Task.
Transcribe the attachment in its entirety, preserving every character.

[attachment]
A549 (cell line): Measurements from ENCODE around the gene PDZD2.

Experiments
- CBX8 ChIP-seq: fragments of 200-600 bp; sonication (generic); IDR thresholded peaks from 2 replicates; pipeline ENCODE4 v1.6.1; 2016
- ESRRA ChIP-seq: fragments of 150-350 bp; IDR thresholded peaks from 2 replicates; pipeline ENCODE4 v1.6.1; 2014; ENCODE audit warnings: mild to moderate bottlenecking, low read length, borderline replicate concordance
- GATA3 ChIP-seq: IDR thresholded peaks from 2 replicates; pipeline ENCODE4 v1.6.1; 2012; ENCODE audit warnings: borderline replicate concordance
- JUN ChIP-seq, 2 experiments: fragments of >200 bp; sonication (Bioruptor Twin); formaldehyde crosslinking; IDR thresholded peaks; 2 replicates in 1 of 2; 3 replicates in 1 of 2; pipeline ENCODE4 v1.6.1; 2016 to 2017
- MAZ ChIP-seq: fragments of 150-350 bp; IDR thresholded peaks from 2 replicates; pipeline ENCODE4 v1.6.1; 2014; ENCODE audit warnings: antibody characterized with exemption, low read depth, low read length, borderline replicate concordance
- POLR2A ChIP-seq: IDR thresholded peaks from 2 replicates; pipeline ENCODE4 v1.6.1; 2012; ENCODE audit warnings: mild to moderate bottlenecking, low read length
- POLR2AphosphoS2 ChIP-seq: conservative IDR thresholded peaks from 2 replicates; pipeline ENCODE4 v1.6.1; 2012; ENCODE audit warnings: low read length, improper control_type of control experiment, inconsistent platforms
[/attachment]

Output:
A549 (cell line): Measurements from ENCODE around the gene PDZD2.

Experiments
- CBX8 ChIP-seq: fragments of 200-600 bp; sonication (generic); IDR thresholded peaks from 2 replicates; pipeline ENCODE4 v1.6.1; 2016
- ESRRA ChIP-seq: fragments of 150-350 bp; IDR thresholded peaks from 2 replicates; pipeline ENCODE4 v1.6.1; 2014; ENCODE audit warnings: mild to moderate bottlenecking, low read length, borderline replicate concordance
- GATA3 ChIP-seq: IDR thresholded peaks from 2 replicates; pipeline ENCODE4 v1.6.1; 2012; ENCODE audit warnings: borderline replicate concordance
- JUN ChIP-seq, 2 experiments: fragments of >200 bp; sonication (Bioruptor Twin); formaldehyde crosslinking; IDR thresholded peaks; 2 replicates in 1 of 2; 3 replicates in 1 of 2; pipeline ENCODE4 v1.6.1; 2016 to 2017
- MAZ ChIP-seq: fragments of 150-350 bp; IDR thresholded peaks from 2 replicates; pipeline ENCODE4 v1.6.1; 2014; ENCODE audit warnings: antibody characterized with exemption, low read depth, low read length, borderline replicate concordance
- POLR2A ChIP-seq: IDR thresholded peaks from 2 replicates; pipeline ENCODE4 v1.6.1; 2012; ENCODE audit warnings: mild to moderate bottlenecking, low read length
- POLR2AphosphoS2 ChIP-seq: conservative IDR thresholded peaks from 2 replicates; pipeline ENCODE4 v1.6.1; 2012; ENCODE audit warnings: low read length, improper control_type of control experiment, inconsistent platforms